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Bimanual simultaneous movements and hemispheric dominance: Timing of events reveals hard-wired circuitry for action, speech, and imagination

Authors Derakhshan I

Published 15 September 2008 Volume 2008:1 Pages 1—9

DOI https://doi.org/10.2147/PRBM.S4132

Review by Single-blind

Peer reviewer comments 3


Iraj Derakhshan

Formerly of Department of Neurology, Case Western Reserve and Cincinnati Universities, Ohio, USA

Abstract: The evidence that speech is the marker of hemisphere of action is overwhelming. Thus, contrary to the commonly accepted belief, the evidence indicates that both sides of the body are under the same command (major hemisphere) and that the nondominant side of the body is a callosum-width farther from the major hemisphere. Substantial controversy exists, however, as to the best method for determining the laterality of motor control in an individual case. According to the new understanding, ie, the one-way callosal traffic circuitry underpinning laterality of motor control, the larger excursions of effectors located opposite (contralateral to) the command center while performing bimanual simultaneous drawing tasks provides the best noninvasive and inexpensive approach for demonstrating the laterality of the major hemisphere of a person (who is able to perform such tasks). Here, it is documented pictorially that bimanual simultaneous drawing of geometrical designs or straight lines, as well as moving the arms simultaneously from side to side (or up and down) while noting the difference of speed of the two arms (represented by the distance between the two index fingers), both provide a reliable indication of the laterality of a person’s major hemisphere. In all these maneuvers the nondominant side of the body (even the diaphragms) lags behind the dominant side by an interval equal to the interhemispheric transfer time (IHTT). This lagging behind of the nondominant side of the body in bimanual simultaneous movements is the footprint of directionality of callosal traffic underpinning the laterality of motor control evidenced by worsening of the delay of the nondominant side following callosotomy (uncoupling). Here, the historical precedence of a novel understanding in motor control together with its neurological implications in daily life as well as in laterality of seizure onset are briefly addressed, pointing out the deleterious effects of Sir Isaac Newton’s influence in neurological research on interhemispheric connectivity by suggesting symmetrical representation of visual sense of space in the human brain.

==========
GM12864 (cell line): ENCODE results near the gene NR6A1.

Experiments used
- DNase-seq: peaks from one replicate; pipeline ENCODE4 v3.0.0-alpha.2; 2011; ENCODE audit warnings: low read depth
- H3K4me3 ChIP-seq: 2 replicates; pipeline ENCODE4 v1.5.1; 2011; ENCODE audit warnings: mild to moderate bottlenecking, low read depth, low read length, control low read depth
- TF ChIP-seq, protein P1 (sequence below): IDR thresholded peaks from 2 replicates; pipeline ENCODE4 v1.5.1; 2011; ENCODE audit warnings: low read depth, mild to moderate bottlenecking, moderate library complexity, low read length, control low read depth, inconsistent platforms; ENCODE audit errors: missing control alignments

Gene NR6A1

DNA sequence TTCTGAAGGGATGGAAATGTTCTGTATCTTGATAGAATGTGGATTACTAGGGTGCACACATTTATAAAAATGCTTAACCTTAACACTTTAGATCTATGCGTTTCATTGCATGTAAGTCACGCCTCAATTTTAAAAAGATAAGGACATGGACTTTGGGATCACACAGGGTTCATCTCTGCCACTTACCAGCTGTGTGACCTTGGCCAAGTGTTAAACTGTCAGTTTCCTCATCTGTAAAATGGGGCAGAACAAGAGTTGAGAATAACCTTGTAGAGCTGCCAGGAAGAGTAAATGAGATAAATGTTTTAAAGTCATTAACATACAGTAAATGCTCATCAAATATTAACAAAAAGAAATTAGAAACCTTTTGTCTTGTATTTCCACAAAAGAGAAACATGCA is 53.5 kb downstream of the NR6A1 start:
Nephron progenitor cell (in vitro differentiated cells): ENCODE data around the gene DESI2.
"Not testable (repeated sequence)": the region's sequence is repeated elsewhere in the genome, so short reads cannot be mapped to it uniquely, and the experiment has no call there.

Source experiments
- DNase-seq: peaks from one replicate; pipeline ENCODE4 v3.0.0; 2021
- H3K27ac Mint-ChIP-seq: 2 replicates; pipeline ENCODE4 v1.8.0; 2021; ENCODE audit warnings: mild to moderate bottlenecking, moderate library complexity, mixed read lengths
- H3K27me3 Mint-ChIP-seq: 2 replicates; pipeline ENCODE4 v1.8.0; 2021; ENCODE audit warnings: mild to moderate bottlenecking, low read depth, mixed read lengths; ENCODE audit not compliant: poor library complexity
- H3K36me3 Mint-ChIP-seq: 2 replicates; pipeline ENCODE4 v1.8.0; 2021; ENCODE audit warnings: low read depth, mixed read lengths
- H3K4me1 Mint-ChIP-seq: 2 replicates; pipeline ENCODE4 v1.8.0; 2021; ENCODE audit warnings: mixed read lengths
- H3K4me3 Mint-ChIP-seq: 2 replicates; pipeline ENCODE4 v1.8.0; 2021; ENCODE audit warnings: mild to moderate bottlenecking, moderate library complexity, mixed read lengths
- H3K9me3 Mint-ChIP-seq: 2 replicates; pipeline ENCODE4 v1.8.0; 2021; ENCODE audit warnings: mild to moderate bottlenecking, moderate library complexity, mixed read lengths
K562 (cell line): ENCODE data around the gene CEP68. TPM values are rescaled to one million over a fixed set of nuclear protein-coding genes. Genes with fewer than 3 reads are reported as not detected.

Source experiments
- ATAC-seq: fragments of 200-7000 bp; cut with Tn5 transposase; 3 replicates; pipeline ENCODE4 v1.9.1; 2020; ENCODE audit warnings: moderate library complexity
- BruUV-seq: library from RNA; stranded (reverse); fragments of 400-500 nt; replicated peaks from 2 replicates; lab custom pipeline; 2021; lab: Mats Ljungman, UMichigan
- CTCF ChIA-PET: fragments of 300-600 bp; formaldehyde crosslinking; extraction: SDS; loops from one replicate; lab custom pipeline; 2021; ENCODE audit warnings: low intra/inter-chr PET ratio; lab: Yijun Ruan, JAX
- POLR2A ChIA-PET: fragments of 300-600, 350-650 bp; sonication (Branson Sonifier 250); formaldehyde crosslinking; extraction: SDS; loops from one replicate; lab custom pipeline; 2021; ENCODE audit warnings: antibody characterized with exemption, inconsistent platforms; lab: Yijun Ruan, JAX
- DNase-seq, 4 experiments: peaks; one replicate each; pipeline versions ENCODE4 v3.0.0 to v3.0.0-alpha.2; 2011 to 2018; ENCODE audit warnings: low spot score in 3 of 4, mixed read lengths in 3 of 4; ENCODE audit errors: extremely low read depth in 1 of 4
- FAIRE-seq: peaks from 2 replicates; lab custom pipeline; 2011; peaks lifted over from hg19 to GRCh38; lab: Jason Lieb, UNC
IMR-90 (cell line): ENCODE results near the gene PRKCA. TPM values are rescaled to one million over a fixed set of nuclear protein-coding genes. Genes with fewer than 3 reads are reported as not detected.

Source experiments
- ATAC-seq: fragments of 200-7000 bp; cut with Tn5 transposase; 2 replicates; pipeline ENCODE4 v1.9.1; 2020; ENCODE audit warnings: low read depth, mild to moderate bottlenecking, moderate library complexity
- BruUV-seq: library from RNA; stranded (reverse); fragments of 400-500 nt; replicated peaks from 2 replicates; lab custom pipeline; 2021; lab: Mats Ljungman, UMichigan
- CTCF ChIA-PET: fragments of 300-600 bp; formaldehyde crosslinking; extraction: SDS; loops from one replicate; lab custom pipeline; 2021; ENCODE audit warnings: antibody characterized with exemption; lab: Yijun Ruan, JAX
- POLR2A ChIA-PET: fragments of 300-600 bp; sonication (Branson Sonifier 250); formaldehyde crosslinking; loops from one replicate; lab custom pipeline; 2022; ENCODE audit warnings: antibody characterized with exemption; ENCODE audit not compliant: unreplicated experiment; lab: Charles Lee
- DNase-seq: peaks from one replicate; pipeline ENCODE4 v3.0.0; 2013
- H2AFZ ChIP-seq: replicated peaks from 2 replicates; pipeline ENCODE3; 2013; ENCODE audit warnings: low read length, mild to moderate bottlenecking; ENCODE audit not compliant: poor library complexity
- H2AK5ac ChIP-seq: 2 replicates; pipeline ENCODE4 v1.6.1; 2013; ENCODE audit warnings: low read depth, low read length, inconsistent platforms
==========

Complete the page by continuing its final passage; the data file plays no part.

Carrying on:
Keywords: speech, brain, hemisphere, motor, control, callosotomy

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